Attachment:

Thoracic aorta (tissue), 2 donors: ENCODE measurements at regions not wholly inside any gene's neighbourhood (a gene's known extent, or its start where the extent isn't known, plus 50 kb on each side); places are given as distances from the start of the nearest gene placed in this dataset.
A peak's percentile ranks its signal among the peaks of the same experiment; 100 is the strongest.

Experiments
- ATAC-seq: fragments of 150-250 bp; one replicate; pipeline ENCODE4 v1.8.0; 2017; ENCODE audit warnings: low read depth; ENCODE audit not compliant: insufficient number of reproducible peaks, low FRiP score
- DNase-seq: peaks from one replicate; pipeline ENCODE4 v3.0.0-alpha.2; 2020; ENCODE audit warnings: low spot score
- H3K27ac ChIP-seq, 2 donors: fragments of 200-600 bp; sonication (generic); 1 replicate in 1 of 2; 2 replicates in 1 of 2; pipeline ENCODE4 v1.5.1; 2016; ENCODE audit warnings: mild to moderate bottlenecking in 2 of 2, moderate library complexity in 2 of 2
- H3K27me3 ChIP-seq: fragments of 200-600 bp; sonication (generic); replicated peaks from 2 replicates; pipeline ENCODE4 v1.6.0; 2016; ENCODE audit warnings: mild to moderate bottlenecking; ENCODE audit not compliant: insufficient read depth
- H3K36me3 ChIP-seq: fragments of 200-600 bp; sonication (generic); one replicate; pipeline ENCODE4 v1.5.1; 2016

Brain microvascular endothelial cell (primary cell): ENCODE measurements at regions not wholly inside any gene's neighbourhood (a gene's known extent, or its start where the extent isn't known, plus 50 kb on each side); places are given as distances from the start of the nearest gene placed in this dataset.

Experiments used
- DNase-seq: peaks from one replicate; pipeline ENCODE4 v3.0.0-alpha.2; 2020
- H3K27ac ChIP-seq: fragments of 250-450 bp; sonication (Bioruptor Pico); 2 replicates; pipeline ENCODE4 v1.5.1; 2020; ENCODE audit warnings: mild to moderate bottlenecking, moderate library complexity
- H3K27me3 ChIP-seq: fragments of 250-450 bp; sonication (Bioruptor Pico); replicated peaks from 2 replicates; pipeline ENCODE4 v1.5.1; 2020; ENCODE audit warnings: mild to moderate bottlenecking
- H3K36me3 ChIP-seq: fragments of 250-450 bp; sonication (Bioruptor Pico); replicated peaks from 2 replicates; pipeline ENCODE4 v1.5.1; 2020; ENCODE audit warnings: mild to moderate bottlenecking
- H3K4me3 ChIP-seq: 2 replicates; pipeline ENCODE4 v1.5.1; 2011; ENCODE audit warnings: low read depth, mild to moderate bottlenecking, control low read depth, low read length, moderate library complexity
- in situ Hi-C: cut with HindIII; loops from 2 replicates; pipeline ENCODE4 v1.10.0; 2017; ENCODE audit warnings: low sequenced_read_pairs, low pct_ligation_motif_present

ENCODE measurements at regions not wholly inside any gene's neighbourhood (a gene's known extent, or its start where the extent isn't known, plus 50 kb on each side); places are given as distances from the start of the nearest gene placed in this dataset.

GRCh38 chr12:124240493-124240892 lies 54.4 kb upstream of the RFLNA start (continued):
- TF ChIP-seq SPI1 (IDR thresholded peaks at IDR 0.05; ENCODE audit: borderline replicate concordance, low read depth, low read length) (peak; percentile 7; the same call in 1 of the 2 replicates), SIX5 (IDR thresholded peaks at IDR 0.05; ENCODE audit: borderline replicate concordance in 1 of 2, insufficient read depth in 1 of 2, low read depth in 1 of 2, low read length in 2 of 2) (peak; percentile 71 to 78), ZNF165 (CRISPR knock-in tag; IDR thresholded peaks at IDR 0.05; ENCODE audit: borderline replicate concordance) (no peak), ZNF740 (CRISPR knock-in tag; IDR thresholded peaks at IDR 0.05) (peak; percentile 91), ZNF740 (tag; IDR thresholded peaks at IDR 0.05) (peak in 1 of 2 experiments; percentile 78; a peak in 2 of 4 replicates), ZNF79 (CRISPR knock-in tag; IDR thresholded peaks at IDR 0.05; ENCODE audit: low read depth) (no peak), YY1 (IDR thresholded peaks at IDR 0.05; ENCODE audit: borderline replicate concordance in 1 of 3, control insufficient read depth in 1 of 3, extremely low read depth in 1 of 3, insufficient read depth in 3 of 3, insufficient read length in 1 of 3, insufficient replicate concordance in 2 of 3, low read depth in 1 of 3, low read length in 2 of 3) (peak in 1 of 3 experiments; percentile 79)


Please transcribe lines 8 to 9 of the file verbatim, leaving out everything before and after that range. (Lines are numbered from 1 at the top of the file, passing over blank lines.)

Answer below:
- H3K36me3 ChIP-seq: fragments of 200-600 bp; sonication (generic); one replicate; pipeline ENCODE4 v1.5.1; 2016

Brain microvascular endothelial cell (primary cell): ENCODE measurements at regions not wholly inside any gene's neighbourhood (a gene's known extent, or its start where the extent isn't known, plus 50 kb on each side); places are given as distances from the start of the nearest gene placed in this dataset.